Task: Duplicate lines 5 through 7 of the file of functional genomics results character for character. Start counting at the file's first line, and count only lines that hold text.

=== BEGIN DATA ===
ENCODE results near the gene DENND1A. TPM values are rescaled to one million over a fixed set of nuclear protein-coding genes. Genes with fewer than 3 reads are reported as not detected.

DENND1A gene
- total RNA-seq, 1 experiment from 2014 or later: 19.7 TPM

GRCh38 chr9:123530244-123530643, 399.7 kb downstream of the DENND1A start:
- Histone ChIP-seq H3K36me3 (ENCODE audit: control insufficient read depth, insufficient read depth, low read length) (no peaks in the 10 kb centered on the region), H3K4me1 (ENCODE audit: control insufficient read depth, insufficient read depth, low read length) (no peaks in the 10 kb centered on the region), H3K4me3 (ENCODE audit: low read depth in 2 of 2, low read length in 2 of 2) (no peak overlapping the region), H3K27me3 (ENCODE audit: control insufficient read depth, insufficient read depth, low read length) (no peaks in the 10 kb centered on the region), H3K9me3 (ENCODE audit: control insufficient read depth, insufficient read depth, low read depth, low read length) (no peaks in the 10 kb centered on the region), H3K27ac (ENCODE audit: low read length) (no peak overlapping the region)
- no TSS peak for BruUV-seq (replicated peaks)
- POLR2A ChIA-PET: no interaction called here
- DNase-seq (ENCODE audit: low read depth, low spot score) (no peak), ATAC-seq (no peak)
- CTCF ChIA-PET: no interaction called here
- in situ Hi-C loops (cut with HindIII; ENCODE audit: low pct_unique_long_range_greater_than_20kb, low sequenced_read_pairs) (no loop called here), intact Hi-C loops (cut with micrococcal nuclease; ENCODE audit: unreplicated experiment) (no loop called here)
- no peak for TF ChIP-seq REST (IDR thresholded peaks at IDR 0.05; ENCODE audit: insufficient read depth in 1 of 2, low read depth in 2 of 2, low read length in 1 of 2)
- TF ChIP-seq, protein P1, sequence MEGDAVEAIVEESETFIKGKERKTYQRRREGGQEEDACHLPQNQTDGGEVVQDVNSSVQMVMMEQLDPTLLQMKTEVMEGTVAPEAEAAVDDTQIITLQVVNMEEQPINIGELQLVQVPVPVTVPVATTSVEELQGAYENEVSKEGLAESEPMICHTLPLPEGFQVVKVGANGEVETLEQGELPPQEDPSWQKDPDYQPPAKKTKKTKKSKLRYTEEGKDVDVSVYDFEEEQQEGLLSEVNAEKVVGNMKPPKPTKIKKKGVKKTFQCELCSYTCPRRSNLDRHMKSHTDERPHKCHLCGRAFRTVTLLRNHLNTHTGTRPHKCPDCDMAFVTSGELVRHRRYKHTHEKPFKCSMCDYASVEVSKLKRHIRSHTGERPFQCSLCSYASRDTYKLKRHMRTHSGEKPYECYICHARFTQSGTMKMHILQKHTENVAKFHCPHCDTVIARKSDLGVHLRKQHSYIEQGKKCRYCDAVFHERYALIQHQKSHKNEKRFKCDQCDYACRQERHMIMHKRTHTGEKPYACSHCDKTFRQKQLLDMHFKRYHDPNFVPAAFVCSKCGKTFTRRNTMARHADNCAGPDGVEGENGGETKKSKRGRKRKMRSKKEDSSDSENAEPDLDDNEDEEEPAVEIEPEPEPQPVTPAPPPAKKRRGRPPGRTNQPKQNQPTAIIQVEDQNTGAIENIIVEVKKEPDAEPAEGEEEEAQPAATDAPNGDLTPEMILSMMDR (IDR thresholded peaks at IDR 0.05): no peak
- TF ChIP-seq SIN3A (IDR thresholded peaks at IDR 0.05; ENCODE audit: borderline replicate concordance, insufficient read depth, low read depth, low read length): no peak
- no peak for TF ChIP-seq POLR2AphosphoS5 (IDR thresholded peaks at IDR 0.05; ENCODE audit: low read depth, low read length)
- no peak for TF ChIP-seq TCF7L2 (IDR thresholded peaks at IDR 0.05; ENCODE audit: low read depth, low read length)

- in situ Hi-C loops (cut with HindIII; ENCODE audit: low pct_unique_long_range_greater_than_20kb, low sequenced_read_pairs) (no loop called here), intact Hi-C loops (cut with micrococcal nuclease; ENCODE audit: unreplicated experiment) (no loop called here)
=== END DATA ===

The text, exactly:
- Histone ChIP-seq H3K36me3 (ENCODE audit: control insufficient read depth, insufficient read depth, low read length) (no peaks in the 10 kb centered on the region), H3K4me1 (ENCODE audit: control insufficient read depth, insufficient read depth, low read length) (no peaks in the 10 kb centered on the region), H3K4me3 (ENCODE audit: low read depth in 2 of 2, low read length in 2 of 2) (no peak overlapping the region), H3K27me3 (ENCODE audit: control insufficient read depth, insufficient read depth, low read length) (no peaks in the 10 kb centered on the region), H3K9me3 (ENCODE audit: control insufficient read depth, insufficient read depth, low read depth, low read length) (no peaks in the 10 kb centered on the region), H3K27ac (ENCODE audit: low read length) (no peak overlapping the region)
- no TSS peak for BruUV-seq (replicated peaks)
- POLR2A ChIA-PET: no interaction called here